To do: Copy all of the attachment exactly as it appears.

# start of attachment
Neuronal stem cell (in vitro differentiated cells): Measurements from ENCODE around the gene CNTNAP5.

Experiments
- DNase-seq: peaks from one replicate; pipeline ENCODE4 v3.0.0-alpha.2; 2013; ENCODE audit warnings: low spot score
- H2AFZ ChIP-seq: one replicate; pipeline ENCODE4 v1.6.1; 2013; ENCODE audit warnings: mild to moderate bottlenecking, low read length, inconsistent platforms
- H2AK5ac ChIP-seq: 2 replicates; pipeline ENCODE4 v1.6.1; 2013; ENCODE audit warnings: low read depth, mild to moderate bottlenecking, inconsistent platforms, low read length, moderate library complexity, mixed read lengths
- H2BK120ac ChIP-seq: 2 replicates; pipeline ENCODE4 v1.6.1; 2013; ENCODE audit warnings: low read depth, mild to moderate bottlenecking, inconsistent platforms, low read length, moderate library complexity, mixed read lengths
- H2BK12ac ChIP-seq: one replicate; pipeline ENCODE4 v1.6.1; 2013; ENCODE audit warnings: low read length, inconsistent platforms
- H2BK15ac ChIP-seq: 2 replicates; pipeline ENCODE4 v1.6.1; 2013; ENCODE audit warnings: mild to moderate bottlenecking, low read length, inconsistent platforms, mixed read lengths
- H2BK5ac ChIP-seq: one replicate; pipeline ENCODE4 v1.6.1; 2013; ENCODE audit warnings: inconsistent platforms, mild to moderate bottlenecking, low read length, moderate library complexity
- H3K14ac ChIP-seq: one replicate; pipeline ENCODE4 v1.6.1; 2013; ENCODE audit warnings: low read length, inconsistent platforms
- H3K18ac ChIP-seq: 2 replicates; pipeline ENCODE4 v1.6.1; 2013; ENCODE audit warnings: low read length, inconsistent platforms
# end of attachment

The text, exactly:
Neuronal stem cell (in vitro differentiated cells): Measurements from ENCODE around the gene CNTNAP5.

Experiments
- DNase-seq: peaks from one replicate; pipeline ENCODE4 v3.0.0-alpha.2; 2013; ENCODE audit warnings: low spot score
- H2AFZ ChIP-seq: one replicate; pipeline ENCODE4 v1.6.1; 2013; ENCODE audit warnings: mild to moderate bottlenecking, low read length, inconsistent platforms
- H2AK5ac ChIP-seq: 2 replicates; pipeline ENCODE4 v1.6.1; 2013; ENCODE audit warnings: low read depth, mild to moderate bottlenecking, inconsistent platforms, low read length, moderate library complexity, mixed read lengths
- H2BK120ac ChIP-seq: 2 replicates; pipeline ENCODE4 v1.6.1; 2013; ENCODE audit warnings: low read depth, mild to moderate bottlenecking, inconsistent platforms, low read length, moderate library complexity, mixed read lengths
- H2BK12ac ChIP-seq: one replicate; pipeline ENCODE4 v1.6.1; 2013; ENCODE audit warnings: low read length, inconsistent platforms
- H2BK15ac ChIP-seq: 2 replicates; pipeline ENCODE4 v1.6.1; 2013; ENCODE audit warnings: mild to moderate bottlenecking, low read length, inconsistent platforms, mixed read lengths
- H2BK5ac ChIP-seq: one replicate; pipeline ENCODE4 v1.6.1; 2013; ENCODE audit warnings: inconsistent platforms, mild to moderate bottlenecking, low read length, moderate library complexity
- H3K14ac ChIP-seq: one replicate; pipeline ENCODE4 v1.6.1; 2013; ENCODE audit warnings: low read length, inconsistent platforms
- H3K18ac ChIP-seq: 2 replicates; pipeline ENCODE4 v1.6.1; 2013; ENCODE audit warnings: low read length, inconsistent platforms